Construction of the asylum began in 1894 and was completed in 1897. The asylum was built of soft red brick with reconstituted stonework ornamentation roofed with slate in a classicalQueen Anne style
. Lodges and other outbuildings differed in their use of rendered upper storeys and the chapel was built in local flint and reconstituted stone with a red clay tiled roof.
The buildings followed the compact arrow design with wards and corridors radiating from a central service area containing offices, kitchens, a large hall, laundry, stores, water tower and a central power and heating plant. As was standard practice at the time, the asylum employed strict segregation of the sexes, with females confined to the east side of the site and males to the west. The hospital’s extensive landscaped grounds also contained an isolation hospital, a chapel and several residences for staff.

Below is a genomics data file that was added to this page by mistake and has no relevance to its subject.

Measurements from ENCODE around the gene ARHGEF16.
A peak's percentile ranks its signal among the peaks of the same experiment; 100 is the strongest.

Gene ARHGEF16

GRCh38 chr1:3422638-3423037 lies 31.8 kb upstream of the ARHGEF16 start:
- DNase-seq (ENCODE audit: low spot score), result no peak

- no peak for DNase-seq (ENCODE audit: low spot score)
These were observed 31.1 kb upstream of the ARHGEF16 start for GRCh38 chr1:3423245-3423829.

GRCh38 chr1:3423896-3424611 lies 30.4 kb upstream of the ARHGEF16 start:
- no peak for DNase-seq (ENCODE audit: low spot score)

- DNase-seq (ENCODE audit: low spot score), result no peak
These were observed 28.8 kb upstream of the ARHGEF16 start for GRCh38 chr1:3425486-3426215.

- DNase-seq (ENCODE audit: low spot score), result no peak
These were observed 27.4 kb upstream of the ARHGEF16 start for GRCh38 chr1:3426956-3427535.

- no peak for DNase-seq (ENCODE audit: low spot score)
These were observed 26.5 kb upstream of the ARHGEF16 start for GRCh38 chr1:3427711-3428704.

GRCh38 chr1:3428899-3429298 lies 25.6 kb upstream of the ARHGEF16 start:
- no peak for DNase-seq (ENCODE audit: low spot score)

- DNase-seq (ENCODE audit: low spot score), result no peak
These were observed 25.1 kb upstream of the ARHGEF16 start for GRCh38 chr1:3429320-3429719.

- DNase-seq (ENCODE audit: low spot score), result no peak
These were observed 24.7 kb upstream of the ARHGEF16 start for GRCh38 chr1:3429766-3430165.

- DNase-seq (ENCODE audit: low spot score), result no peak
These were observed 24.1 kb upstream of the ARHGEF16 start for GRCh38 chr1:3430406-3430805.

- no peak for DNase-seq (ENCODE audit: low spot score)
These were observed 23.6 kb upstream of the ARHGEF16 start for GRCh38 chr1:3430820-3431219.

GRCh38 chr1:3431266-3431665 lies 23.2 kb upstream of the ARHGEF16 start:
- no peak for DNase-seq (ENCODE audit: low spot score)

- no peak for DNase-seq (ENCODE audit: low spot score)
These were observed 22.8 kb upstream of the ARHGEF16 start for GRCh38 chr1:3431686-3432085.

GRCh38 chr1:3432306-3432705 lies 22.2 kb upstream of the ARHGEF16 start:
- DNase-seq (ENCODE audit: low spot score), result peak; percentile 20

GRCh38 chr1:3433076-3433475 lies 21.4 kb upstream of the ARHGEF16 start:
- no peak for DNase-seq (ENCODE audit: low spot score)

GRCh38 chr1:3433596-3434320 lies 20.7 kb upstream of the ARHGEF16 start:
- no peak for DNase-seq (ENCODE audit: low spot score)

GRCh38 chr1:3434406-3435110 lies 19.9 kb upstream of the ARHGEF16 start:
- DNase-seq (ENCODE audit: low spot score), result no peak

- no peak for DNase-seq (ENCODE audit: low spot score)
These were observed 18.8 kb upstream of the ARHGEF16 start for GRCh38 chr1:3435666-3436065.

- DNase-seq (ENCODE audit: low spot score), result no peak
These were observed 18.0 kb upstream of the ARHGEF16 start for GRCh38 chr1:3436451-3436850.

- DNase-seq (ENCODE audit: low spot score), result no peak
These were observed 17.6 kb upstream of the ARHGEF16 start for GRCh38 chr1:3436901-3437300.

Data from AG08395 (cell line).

The hospital was almost entirely self-sufficient until the end of the 1950s, with 60-acre market gardens and two farms (Graylingwell and St. Martin’s). These were worked by able-bodied patients in return for tokens which could be redeemed against purchases in the hospital shop. The farm estate and stock were auctioned off on 25 March 1957 at which time there were 100 head of dairy shorthorns, pigs, sheep and poultry.
As a relief from the demanding manual labour required of physically able inmates, patients were allowed a wide range of social and leisure activities including sports, dances and fetes. The Main Hall provided a focus for these activities, having a proscenium stage, orchestra pit and two Gaumont-Kazee cinema projectors with Rank audio visual rectifiers